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Forming A Culture Of Engineering: Undergraduate Research Projects In A Developing Country

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2009 Annual Conference & Exposition


Austin, Texas

Publication Date

June 14, 2009

Start Date

June 14, 2009

End Date

June 17, 2009



Conference Session

Project-Based Service Learning

Tagged Division

Environmental Engineering

Page Count


Page Numbers

14.636.1 - 14.636.10



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Paper Authors


Jim Chamberlain Clemson University

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Jim is a PhD candidate in Environmental Engineering and Earth Sciences. His dissertation research is quantifying the climate change effects of growing switchgrass as a monoculture for biofuels production. Jim received a B.S. in Agricultural Engineering from Texas A&M and an M.S. in Environmental Systems Engineering from Clemson University. After completing his degree, he worked for 12 years as a consulting engineer in Oak Ridge, Tennessee, for a variety of government and commercial clients. In 2006, Jim taught environmental chemistry at Spring Hill College in Mobile, AL, and decided to pursue his love of teaching by going back to school and acquiring his PhD.

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Lisa Benson Clemson University

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Lisa Benson is an Assistant Professor in the Department of Engineering and Science Education at Clemson University, with a joint appointment in
the Department of Bioengineering. Dr. Benson teaches first year engineering, research methods, and graduate engineering education courses. Her research interests include student-centered active
learning in undergraduate engineering, assessment of motivation, and how motivation affects student learning. She is also involved in projects that utilize Tablet PCs to enhance student learning. Her education includes a B.S. in Bioengineering from the University of Vermont, and M.S. and Ph.D. degrees in Bioengineering from Clemson University.

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NOTE: The first page of text has been automatically extracted and included below in lieu of an abstract


A one-hour class in an undergraduate research program called Creative Inquiry (CI) at a public university was designed to introduce engineering students to design work for projects in a developing country. The projects are under the aegis of Engineers Without Borders, a non- profit humanitarian group that is focused on water, sanitation, energy, and environmental issues. The purpose of this concurrent mixed methods pilot study was to better understand the efficacy of the course by comparing responses of active students to those of a control group. In this study, a five-choice, closed-ended survey using a Likert scale was used to quantitatively measure the relationship between student participation in the class and their understanding of engineering as being part of a community of practice. At the same time, two additional open-ended questions allowed students to give their primary and secondary reasons for becoming an engineer.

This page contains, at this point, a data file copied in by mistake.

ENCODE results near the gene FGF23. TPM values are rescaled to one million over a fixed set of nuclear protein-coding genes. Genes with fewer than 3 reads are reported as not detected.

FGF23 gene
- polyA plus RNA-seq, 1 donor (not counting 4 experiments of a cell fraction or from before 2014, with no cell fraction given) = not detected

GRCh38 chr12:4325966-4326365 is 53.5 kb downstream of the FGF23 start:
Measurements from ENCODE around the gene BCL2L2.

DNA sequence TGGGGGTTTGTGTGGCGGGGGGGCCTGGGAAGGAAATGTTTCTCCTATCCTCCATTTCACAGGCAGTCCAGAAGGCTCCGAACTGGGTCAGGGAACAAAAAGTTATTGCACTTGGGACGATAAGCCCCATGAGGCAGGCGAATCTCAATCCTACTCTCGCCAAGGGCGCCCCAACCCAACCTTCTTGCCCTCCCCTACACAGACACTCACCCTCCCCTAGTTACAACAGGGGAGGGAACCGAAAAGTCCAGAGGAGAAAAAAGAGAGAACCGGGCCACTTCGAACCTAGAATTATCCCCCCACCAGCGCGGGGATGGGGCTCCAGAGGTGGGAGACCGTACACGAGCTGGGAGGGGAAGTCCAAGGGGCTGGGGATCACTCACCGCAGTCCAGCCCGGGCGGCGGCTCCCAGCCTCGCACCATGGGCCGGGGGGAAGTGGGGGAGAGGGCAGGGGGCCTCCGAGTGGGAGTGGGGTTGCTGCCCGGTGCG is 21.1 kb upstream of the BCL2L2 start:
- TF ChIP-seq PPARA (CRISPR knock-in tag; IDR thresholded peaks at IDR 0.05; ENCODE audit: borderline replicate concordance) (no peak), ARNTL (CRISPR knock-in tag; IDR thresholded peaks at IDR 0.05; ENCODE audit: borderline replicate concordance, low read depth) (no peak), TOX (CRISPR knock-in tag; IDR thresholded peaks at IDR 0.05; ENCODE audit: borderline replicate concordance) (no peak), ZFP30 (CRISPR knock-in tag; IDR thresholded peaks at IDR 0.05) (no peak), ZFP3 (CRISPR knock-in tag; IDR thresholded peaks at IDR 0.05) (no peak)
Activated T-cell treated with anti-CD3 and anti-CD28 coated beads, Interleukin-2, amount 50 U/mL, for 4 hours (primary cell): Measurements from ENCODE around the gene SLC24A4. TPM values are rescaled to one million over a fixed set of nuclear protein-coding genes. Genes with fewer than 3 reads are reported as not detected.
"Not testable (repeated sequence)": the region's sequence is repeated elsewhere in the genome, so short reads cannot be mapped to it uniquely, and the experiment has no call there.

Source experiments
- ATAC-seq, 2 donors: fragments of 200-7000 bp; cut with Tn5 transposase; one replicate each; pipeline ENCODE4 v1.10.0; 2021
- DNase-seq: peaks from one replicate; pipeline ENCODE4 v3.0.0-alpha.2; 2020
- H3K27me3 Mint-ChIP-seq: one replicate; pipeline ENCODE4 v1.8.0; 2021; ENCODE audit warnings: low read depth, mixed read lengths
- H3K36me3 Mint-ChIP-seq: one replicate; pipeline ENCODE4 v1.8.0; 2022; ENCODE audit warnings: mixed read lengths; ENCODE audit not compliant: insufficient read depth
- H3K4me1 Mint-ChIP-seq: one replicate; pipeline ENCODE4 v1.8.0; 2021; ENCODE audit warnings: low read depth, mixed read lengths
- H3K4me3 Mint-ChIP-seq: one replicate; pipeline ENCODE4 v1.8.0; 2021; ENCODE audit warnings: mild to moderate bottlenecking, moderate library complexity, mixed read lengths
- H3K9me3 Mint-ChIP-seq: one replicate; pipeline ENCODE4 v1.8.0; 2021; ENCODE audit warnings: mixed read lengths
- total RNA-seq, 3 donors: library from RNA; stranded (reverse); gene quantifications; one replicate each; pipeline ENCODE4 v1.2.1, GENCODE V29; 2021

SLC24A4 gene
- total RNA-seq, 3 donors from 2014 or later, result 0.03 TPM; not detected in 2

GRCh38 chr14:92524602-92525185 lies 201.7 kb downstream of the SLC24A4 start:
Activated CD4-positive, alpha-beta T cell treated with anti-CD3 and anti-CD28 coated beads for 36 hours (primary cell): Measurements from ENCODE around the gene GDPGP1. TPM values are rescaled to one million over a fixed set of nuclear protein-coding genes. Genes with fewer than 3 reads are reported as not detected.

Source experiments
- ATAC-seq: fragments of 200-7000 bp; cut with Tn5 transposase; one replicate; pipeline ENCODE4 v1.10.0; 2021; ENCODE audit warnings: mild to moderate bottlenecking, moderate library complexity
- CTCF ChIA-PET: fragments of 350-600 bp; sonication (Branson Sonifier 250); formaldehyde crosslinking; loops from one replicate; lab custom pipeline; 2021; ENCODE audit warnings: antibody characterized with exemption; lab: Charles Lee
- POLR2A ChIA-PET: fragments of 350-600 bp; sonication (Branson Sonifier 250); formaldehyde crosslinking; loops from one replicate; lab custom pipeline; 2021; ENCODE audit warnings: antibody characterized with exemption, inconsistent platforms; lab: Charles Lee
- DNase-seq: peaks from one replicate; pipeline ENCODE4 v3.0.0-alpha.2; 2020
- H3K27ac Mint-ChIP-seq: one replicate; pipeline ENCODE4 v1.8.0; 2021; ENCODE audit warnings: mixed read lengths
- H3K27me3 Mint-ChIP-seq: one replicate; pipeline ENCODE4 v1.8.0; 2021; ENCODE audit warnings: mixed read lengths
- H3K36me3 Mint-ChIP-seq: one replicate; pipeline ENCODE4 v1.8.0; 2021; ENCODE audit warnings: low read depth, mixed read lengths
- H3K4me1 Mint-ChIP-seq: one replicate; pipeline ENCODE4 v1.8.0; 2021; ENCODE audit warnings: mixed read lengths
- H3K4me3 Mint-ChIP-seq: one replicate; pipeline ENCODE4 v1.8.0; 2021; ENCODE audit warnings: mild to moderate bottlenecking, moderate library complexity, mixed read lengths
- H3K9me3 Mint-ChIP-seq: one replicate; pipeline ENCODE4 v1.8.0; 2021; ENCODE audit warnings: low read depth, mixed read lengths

The value of this research was two-fold. First, we wished to gather knowledge with which to make systematic improvements to the CI class’s structure and setting. Often called action research, this kind of research is quickly assimilated and implementable, and has the potential for bearing much immediate fruit[1]. The goal of the class is in creating an atmosphere of professionalism that is characteristic of a consulting engineer’s office and work structure. Secondly, the findings may point to the need for a more in-depth study that will utilize student profiles and perceptions generated here.

Two educational theories are used to form the initial theoretical constructs or bases for the survey questionnaire. These are motivation theory and situated cognition, and both are described below.

No less than with elementary and middle-school students, educational success with college-age engineering students is hampered or enhanced by the motivations of immediate or future goals, and the usefulness of required behavior towards attaining those goals. Exit surveys reveal a variety of initial motivations for students to choose engineering as a major field of study, from the strong influence of parents or a teacher to the desire for a financially-rewarding career[2]. For understanding continued motivation within the program, the VIE (Valence- Instrumentality-Expectancy) theory is a useful tool. Put simply, the motivation to perform is based on the value of a behavior and its related goals (valence), the perceived probability that the behavior will lead to the goals (instrumentality), and the perceived likelihood of successfully performing the task or behavior (expectancy) [3]. Within a one-hour undergraduate research course, the goals tend to reach beyond intermediate goals, such as a good grade, and are focused on larger goals such as learning how to become an engineer and the desire to participate in a humanitarian endeavor.

Situated cognition is a theory of education which asserts that learning and cognition are fundamentally situated in a community of practice. In this community, learning is embedded in activity, and a kind of cognitive apprenticeship develops between a student(s) and a mentor.

Chamberlain, J., & Benson, L. (2009, June), Forming A Culture Of Engineering: Undergraduate Research Projects In A Developing Country Paper presented at 2009 Annual Conference & Exposition, Austin, Texas. 10.18260/1-2--4998

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